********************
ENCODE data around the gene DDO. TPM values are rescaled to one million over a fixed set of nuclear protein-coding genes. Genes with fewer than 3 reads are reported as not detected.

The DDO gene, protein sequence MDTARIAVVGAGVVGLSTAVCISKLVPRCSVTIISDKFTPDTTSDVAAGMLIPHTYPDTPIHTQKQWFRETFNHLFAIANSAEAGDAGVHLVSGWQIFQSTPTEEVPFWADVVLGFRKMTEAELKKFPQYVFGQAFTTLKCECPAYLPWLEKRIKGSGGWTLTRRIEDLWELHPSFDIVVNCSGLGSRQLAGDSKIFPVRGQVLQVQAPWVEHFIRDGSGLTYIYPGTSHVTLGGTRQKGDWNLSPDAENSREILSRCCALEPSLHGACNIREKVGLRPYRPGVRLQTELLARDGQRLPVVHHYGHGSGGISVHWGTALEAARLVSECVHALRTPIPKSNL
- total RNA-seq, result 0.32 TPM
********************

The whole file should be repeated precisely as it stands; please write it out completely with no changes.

ENCODE data around the gene DDO. TPM values are rescaled to one million over a fixed set of nuclear protein-coding genes. Genes with fewer than 3 reads are reported as not detected.

The DDO gene, protein sequence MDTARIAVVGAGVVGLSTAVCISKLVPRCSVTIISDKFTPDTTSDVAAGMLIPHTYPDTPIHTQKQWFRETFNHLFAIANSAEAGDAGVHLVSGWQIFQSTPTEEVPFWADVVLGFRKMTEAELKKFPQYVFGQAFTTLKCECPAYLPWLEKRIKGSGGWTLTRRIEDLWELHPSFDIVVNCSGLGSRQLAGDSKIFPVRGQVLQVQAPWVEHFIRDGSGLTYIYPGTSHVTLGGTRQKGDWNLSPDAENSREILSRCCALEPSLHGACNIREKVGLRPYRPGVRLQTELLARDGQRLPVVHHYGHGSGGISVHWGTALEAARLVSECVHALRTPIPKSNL
- total RNA-seq, result 0.32 TPM